Methods: This study used a descriptive design with a qualitative approach. Data from 20 participants were collected through semi-structured individual interviews with patients (n = 3), SOs (n = 4), two focus groups with nurses (n = 9) and one focus group with physicians (n = 4) in two Swedish municipalities. These data were deductively analysed using qualitative content analysis with the Chochinov model of dignity as framework.
Results: With the Chochinov model of dignity as a framework, care actions based on suggestions from the participants were identified and presented under three themes: Illness related concerns, Dignity conserving repertoire, and Social dignity inventory. The study found both specific concrete care actions and more general approaches. Such general approaches were found to be relevant for several dignity related issues as all-embracing attitudes and behaviours. However, these general approaches could also be relevant as specific care actions to conserve dignity in relation to certain issues. Care actions were also found to be linked to each other, showing the importance of a holistic perspective in conserving dignity.
Conclusions: As part of the adaption of the DCI from a Scottish to a Swedish context, this study added relevant care actions for collaborative planning of individualised care in mutual dialogues between nurses and those they care for. The adapted intervention, DCI-SWE, has the potential to help the nurses in providing palliative care of evidence-based quality.
Objectives: To present and discuss the views of researchers at an academic palliative care research centre on research encounters with terminally ill patients in the home setting and to generate a list of recommendations for qualitative researchers working in palliative and end-of-life care.
Methods: Eight researchers took part in a consensus meeting to discuss their experiences of undertaking qualitative interviews. The researchers were of varying backgrounds and all reported having experience in interviewing terminally ill patients, and all but one had experience of interviewing patients in their home environment.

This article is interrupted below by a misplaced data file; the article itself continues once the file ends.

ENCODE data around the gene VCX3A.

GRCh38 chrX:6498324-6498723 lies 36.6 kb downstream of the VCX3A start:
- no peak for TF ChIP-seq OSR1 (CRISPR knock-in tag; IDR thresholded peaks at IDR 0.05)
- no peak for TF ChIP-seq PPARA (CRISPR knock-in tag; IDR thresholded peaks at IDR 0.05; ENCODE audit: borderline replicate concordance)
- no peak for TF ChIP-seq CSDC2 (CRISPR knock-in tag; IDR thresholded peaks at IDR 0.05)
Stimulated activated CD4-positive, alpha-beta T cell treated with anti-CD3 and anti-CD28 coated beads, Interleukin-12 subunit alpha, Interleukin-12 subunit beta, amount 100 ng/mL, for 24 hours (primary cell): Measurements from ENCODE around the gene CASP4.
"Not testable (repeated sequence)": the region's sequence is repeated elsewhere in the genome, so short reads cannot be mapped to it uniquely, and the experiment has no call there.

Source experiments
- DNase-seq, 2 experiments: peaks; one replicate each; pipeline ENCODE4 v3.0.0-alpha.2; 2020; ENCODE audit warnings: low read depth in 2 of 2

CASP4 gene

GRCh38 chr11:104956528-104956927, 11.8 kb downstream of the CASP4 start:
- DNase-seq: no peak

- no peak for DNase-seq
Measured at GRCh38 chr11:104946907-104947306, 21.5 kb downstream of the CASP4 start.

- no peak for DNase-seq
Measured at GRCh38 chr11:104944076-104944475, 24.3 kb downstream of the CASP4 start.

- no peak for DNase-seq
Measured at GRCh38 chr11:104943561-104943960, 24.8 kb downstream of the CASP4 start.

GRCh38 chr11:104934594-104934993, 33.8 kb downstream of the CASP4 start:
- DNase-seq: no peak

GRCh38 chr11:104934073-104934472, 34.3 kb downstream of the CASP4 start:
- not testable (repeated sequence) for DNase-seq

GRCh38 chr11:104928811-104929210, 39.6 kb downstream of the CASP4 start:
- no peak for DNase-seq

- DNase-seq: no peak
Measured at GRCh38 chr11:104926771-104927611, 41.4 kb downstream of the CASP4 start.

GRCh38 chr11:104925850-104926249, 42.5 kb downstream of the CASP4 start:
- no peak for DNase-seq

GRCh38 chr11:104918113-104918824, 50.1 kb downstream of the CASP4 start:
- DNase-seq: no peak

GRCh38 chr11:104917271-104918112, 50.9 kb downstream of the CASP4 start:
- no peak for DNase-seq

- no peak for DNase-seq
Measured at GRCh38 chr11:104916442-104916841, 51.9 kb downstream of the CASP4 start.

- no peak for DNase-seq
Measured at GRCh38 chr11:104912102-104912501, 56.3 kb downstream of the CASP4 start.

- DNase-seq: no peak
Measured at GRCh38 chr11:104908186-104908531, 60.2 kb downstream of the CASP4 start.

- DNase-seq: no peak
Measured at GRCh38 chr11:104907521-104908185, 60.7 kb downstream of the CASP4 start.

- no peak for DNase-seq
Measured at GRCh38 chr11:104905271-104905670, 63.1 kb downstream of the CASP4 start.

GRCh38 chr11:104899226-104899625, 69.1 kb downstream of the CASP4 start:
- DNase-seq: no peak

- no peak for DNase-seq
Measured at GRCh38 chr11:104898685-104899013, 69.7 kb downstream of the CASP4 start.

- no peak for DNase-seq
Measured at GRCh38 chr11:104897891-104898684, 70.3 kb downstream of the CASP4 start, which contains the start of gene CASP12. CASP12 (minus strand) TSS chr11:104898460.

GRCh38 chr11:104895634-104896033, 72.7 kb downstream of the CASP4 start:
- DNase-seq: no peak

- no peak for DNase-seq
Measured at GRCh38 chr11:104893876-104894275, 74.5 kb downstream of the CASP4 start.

Results: The main areas discussed by researchers included: whether participation in end-of-life research unintentionally becomes a therapeutic experience or an ethical concern; power relationships between terminally ill patients and researchers; researcher reflexivity and reciprocity; researchers' training needs. Qualitative methods can complement the home environment; however, it can raise ethical and practical challenges, which can be more acute in the case of research undertaken with palliative and patients at the end-of-life.
Conclusions: The ethical and practical challenges researchers face in this context has the potential to place both participant and researcher at risk for their physical and psychological well-being. We present a set of recommendations for researchers to consider prior to embarking on qualitative research in this context and advocate researchers in this field carefully consider the issues presented on a study-by-study basis.
Although suffering in palliative care has received increasing attention over the past decade, the psychological processes that underpin suffering remain relatively unexplored.
Objective: To understand the psychological processes involved in the experiencing of suffering at the end phase of life.
Methods: Semistructured interviews were conducted with 20 palliative care inpatients from an academic medical centre in Kuala Lumpur, Malaysia. The transcripts were thematically analysed with NVIVO9.